By: A regular, faithful pastor
It is one thing to read a thoughtfully prepared ethics case study and then confidently without risk discuss with others how one should lead in response — it is an entirely different thing to realize you are actually in the fray of what others may one day read and discuss about your leading.
Through sobs of deepest sorrow, Monica was barely able to choke out her plea: “Pastor, please come immediately! There’s a family emergency.” As I drove towards their home, I tried my best to get ready for whatever it was I was about to walk into. But, the truth is, there was nothing that could have prepared me for what fell on my ears: “Well,” Scott said, pausing long enough to find strength to continue, “I did it. I set the house on fire.”
Yet, it wasn’t Scott’s admission of arson that crushed me. No, what landed the most devastating blow was his confession of an extra-marital affair which fueled a premeditated plan to kill his wife. Adding to this blow was the twofold realization that during the previous six months, this outstanding deacon in my church 1) had been so successful in spinning such an undetected web of deception, and 2) had been so caught up in this web that he could not, (indeed, he would not) come clean by confessing to his wife or his church. Thus, with mounting fear feeding off fallen wisdom, his humanity and spirituality devolved into thinking that the only way out was to kill his wife in a way that looked like an accident so that he might find the relief from the many legit and illegitimate pressures of life. God, however, ruined his plans by using his neighbors to rescue the wife he had abandoned to die in the home he had so foolishly set ablaze.
Over the next eighteen months, and through many court appearances during the attempted murder trial, I did my part to help redeem my repenting deacon and friend — including (along with his wife) even testifying on his behalf. Eventually, he was found guilty of all charges and is currently serving a thirty-one year sentence in a state prison. Monica has remained faithful to Scott and to this day is still committed to her marriage. Sadly, their two young children will be raised in a home devoid of a loving father’s presence and care.
No amount of formal theological training prepares a pastor to walk through a season like this. My aim here is to offer a few lessons I learned (or was reminded of) that may encourage, strengthen, or possibly equip any other pastor in the trials he is facing in ministry.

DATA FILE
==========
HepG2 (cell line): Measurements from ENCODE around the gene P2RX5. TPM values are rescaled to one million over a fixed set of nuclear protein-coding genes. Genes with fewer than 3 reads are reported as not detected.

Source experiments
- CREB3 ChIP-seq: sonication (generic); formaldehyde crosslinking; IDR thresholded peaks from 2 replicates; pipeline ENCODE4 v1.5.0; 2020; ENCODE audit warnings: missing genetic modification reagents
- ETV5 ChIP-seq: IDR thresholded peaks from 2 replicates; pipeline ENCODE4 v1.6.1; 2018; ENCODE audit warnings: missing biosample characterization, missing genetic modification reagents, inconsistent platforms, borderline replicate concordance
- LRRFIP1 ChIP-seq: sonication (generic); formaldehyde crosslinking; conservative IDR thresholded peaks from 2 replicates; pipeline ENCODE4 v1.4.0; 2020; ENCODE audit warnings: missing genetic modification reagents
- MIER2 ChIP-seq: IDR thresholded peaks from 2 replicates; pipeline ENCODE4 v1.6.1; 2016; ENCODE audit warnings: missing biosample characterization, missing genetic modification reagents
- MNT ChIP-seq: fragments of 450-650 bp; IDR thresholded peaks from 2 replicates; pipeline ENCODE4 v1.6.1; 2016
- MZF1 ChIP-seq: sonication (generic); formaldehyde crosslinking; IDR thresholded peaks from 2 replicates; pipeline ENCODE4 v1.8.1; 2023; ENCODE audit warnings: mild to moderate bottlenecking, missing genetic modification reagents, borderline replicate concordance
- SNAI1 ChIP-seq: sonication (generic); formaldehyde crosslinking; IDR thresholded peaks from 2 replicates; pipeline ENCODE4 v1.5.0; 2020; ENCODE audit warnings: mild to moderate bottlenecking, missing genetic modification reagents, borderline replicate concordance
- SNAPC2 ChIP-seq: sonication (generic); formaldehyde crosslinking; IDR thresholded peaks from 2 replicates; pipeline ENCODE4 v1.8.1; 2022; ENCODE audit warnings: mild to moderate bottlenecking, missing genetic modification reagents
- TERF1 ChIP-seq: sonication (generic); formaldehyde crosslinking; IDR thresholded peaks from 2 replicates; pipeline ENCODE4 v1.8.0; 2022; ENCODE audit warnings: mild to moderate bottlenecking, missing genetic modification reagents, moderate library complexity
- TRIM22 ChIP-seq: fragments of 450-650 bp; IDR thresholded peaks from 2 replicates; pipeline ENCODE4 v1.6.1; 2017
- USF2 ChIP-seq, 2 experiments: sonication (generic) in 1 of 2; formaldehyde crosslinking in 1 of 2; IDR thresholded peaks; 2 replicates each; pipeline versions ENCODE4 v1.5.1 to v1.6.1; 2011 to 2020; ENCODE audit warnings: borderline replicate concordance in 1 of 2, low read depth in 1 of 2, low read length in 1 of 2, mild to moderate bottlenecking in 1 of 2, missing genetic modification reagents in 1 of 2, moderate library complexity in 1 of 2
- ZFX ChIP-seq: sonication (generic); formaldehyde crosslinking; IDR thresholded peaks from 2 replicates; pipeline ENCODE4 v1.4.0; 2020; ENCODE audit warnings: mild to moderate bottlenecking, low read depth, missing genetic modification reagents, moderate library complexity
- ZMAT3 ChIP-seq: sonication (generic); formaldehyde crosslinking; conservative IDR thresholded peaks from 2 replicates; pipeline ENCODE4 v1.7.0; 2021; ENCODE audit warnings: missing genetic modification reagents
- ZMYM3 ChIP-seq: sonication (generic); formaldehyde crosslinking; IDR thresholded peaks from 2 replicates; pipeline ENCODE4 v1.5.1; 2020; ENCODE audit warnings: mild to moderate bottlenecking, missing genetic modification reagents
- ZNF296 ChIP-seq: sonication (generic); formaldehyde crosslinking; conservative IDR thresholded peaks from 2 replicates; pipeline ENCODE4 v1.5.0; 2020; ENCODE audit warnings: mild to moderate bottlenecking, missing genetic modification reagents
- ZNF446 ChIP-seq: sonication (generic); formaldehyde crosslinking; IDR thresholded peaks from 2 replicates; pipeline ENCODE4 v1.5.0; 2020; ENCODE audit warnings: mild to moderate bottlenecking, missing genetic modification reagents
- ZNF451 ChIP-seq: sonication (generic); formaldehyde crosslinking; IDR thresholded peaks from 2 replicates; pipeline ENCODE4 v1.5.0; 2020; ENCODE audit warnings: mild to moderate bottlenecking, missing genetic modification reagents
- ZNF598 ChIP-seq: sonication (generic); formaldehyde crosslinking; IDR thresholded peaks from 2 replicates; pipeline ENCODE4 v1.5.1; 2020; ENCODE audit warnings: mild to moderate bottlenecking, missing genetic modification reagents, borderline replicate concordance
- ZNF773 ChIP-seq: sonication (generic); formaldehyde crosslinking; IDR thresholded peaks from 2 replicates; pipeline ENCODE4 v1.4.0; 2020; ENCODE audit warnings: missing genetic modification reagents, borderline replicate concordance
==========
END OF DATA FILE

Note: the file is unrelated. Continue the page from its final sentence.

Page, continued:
Truths Hammered Home:
1) I live in a fallen world where I can do everything right and things still go wrong. I am convinced that our church did everything we could have done to vet this man and prepare him for spiritual leadership. We loved him publicly and privately. We trained him a full year before electing him to serve as a deacon. We read books together, took retreats together, and prayed together. He and his family were in our home, and we were in his. I preached Christ-centered expository sermons. We did everything “right” and yet Scott still chose to spurn the many graces of God and follow his fallen passions. Therefore, I want to encourage any brother-pastor who may feel as though he messed up, or that he could have done more, or that it is somehow his fault a certain sin occurred in the local church — please, do not beat yourself up. We live in a fallen world, and the church is made up of fallen people who still make mistakes, even tragic ones.
2) I serve a sovereign God. Of all the men God could have appointed to pastor this church during this awful event — he chose me. This means I am the one shepherding through this for a reason. As inadequate as I may feel, still, God is using my gifts, strengths, and even weaknesses to accomplish His plan. God has set the table and all my theological convictions and networks of relationships come to that table with me. I must trust Him. He knows what He is doing — even in using an imperfect instrument like me.
3) I am a sheep. Even before I am a shepherd of God’s sheep, I am a sheep of the Good Shepherd. All the demands upon me brought on by this horrible event caused me to forget this truth. I was reminded of it through a simple question posed to me by a fellow elder’s wife: “Are you reading your Bible?” I replied, “Of course! I’m a pastor. All I do is read the Bible.” But the ugly truth was I was reading the Bible for other people and not for my own soul. And because of this, I was personally shriveling up. I was so busy trying to care for this family as well as for the many other families in the church that were hurting, that I failed to take time for my own soul. What brought this further to light was when I recognized that I was even starting to see one of my own children as yet one other in a long line of needy persons that was just going to take from my spiritual and emotional tank that was already on empty. This really caught my attention, and over the next six months, the Lord tore me down to show me that I am still a sheep and He is sufficient. Take care of your own soul.
4) I need other shepherds. In the same way that God has designed no Lone Ranger Christians who need no church affiliation, He has also designed no Lone Ranger pastors who need no other pastors. By God’s grace, He had already put the needed support in place prior to this ordeal so that I could lean heavily on them during it. I cannot imagine leading properly through this without the strong prayer support of several brothers that I could confide in. Also, while I had to be very strong before the church family, through these men God provided an avenue for me to vent my confusion, hurts and sense of betrayal. So, my encouragement would be for the brother-pastors to work hard now to establish your band of brothers before the big battle comes.